Aggressive headhunting tactics could be on the way back to the City after a sharp drop in the number of financial workers looking for a new job, according to a financial services recruitment firm.
Astbury Marsden said the number of banking and hedge fund staff actively looking for a new City job dropped 20 per cent to a 15-month low in the second quarter of this year. The recruiter said there was an average of 1.68 qualified candidates for every new City job in the second quarter, down from 2.13 candidates per role in the same period a year earlier.
The steep fall in the number of City workers on the lookout for a move coincides with new jobs in the financial sector remaining roughly stable. Companies may therefore be forced to resort to more aggressive headhunting to lure people from their firms, and some have already started.
Mark Cameron, chief operating officer at Astbury Marsden, said: "There are signs that some banks are beginning to resort to pre-credit crunch tactics of targeting competitors' key employees and teams.
"City firms had benefited from a steady flow of high-quality CVs over the last few years. Now this supply has slowed. As staff sit tight, the active poaching of staff from competitors could heat up further throughout the year."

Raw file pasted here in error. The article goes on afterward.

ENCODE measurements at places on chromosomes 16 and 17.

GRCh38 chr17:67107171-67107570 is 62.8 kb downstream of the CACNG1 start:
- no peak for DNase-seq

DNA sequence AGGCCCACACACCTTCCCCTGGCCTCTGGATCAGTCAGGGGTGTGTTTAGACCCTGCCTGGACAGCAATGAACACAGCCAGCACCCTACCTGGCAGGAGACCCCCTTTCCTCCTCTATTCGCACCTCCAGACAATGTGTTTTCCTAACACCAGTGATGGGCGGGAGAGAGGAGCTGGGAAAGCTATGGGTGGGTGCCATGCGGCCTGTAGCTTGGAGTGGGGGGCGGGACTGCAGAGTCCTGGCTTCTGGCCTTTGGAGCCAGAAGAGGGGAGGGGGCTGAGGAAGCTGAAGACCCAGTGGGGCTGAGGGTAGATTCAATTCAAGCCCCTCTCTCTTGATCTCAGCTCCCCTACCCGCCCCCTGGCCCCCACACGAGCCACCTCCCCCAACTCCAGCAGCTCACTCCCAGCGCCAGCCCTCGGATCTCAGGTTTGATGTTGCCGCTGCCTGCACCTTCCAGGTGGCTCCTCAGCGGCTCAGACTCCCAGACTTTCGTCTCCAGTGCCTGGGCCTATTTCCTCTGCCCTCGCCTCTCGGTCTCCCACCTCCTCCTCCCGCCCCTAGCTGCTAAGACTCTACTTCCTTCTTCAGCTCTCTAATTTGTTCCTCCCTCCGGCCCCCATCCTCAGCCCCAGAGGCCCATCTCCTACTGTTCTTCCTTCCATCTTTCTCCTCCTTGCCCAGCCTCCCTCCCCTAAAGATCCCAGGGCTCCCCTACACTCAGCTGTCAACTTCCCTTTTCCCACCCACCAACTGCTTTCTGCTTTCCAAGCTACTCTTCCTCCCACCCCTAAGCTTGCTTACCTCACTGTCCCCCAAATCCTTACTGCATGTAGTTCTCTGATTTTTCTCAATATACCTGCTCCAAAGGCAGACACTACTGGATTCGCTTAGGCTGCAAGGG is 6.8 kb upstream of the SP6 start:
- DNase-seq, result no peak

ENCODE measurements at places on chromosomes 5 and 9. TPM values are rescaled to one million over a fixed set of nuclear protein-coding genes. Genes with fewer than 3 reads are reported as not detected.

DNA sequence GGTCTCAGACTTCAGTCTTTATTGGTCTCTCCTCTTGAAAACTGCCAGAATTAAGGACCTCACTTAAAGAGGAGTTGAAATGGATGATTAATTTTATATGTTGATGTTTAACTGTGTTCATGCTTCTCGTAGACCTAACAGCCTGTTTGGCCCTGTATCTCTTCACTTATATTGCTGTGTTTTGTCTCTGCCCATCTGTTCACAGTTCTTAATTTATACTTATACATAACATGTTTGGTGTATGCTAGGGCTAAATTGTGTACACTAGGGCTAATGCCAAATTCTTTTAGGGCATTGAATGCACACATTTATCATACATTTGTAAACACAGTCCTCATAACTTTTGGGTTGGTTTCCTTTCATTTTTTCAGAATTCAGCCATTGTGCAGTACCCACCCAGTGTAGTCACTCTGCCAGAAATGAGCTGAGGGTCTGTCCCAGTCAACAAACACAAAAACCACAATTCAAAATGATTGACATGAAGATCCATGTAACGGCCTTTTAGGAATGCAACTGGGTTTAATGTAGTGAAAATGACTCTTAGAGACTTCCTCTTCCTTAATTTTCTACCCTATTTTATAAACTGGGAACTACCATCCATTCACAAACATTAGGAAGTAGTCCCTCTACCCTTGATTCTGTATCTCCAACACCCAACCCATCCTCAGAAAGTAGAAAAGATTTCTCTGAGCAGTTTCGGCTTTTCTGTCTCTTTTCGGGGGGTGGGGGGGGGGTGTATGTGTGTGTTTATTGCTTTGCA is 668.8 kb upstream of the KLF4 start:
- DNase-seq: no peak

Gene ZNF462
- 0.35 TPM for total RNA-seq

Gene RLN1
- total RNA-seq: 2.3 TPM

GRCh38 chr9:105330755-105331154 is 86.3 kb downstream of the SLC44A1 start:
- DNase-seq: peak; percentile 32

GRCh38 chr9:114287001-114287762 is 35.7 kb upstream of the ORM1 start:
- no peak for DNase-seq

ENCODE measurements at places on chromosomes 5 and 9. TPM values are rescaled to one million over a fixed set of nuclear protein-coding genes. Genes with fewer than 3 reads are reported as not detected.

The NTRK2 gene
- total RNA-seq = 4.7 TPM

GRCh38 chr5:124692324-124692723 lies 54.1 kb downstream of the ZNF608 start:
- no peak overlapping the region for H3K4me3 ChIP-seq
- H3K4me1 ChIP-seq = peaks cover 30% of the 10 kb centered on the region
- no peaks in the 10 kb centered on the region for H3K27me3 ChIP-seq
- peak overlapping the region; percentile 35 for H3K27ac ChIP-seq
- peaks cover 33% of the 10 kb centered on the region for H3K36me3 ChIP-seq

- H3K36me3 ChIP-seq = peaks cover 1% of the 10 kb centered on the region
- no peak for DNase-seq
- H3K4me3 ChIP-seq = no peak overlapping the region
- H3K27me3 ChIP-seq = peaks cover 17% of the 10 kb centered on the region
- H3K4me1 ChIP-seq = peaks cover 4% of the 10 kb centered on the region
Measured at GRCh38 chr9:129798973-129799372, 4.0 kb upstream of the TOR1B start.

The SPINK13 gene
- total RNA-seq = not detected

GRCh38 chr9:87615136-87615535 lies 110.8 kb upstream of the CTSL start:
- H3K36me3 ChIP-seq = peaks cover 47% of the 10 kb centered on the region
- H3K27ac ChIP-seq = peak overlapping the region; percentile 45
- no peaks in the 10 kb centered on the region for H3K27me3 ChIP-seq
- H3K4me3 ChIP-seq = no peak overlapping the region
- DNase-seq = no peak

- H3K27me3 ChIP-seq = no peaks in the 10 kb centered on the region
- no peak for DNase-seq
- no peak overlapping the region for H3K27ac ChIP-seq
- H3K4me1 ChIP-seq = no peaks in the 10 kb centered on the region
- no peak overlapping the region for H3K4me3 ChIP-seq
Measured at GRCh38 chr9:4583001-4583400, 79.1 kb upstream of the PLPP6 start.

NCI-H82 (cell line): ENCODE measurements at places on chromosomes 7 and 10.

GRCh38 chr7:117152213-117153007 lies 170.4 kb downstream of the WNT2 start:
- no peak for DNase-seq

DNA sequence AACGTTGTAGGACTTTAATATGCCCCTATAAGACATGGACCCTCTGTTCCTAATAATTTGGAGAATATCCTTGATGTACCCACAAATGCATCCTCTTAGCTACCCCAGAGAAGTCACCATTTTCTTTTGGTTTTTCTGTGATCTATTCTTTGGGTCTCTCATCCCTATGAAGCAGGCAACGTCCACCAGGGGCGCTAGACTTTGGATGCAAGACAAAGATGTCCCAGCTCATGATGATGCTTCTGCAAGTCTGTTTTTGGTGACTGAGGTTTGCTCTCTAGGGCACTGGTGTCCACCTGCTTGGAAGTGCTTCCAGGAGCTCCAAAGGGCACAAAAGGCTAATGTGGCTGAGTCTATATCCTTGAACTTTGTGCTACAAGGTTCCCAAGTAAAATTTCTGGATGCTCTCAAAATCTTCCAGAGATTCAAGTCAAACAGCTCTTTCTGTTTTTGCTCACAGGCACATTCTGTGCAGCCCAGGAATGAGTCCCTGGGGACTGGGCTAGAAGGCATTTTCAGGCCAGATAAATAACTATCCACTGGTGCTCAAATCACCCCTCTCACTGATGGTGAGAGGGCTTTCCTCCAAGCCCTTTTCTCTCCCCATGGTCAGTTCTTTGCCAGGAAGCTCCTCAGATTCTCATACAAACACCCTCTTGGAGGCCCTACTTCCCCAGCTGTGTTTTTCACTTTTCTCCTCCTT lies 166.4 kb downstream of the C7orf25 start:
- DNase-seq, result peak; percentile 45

He added that the second quarter would normally prompt a heavy flow of bankers looking to switch jobs, but this year City staff have been far more reluctant to enter the jobs market.
A year ago, the City was booming on the back of sovereign debt issuance and a high flow of rights issues and other fundraisings. But despite a rise in advisory fees reported last week, work has slowed and confidence has been hit by austerity measures and fears of a government default in Europe.
Mr Cameron said: "With slower deal flow, it is difficult for investment banks to deliver on targets. Banks are trimming staff here and there, and in that kind of uncertainty, City workers are far less willing to move."
There are still pockets of high activity in the City job market. Regulatory specialists will stay in demand as firms ensure they comply with new capital requirements for insurers and banks.
At the same time, actuaries are said to be in hot demand for work on Solvency II, the new European insurance standard.
Astbury Marsden said the number of new City jobs created last month was 5,400, up from 5,040 in the same month last year.